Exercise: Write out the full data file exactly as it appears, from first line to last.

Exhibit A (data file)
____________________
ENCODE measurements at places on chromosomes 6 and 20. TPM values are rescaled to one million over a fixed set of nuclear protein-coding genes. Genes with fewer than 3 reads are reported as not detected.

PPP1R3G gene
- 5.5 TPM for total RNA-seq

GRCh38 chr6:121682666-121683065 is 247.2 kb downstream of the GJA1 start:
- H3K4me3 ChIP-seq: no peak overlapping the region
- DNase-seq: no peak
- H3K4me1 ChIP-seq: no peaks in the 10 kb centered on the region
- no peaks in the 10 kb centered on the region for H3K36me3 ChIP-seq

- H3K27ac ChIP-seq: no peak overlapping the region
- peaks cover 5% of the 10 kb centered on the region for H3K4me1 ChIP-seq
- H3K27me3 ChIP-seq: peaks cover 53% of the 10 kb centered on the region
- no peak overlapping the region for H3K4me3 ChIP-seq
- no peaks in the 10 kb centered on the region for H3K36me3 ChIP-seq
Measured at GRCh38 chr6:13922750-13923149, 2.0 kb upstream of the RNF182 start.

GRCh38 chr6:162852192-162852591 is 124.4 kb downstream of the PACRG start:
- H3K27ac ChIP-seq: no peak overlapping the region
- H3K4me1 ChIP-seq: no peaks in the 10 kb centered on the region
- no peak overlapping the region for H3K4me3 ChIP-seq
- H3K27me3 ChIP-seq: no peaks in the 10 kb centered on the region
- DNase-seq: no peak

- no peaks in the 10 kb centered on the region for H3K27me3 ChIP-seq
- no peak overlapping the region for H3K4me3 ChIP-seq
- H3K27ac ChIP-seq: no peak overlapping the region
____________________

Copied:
ENCODE measurements at places on chromosomes 6 and 20. TPM values are rescaled to one million over a fixed set of nuclear protein-coding genes. Genes with fewer than 3 reads are reported as not detected.

PPP1R3G gene
- 5.5 TPM for total RNA-seq

GRCh38 chr6:121682666-121683065 is 247.2 kb downstream of the GJA1 start:
- H3K4me3 ChIP-seq: no peak overlapping the region
- DNase-seq: no peak
- H3K4me1 ChIP-seq: no peaks in the 10 kb centered on the region
- no peaks in the 10 kb centered on the region for H3K36me3 ChIP-seq

- H3K27ac ChIP-seq: no peak overlapping the region
- peaks cover 5% of the 10 kb centered on the region for H3K4me1 ChIP-seq
- H3K27me3 ChIP-seq: peaks cover 53% of the 10 kb centered on the region
- no peak overlapping the region for H3K4me3 ChIP-seq
- no peaks in the 10 kb centered on the region for H3K36me3 ChIP-seq
Measured at GRCh38 chr6:13922750-13923149, 2.0 kb upstream of the RNF182 start.

GRCh38 chr6:162852192-162852591 is 124.4 kb downstream of the PACRG start:
- H3K27ac ChIP-seq: no peak overlapping the region
- H3K4me1 ChIP-seq: no peaks in the 10 kb centered on the region
- no peak overlapping the region for H3K4me3 ChIP-seq
- H3K27me3 ChIP-seq: no peaks in the 10 kb centered on the region
- DNase-seq: no peak

- no peaks in the 10 kb centered on the region for H3K27me3 ChIP-seq
- no peak overlapping the region for H3K4me3 ChIP-seq
- H3K27ac ChIP-seq: no peak overlapping the region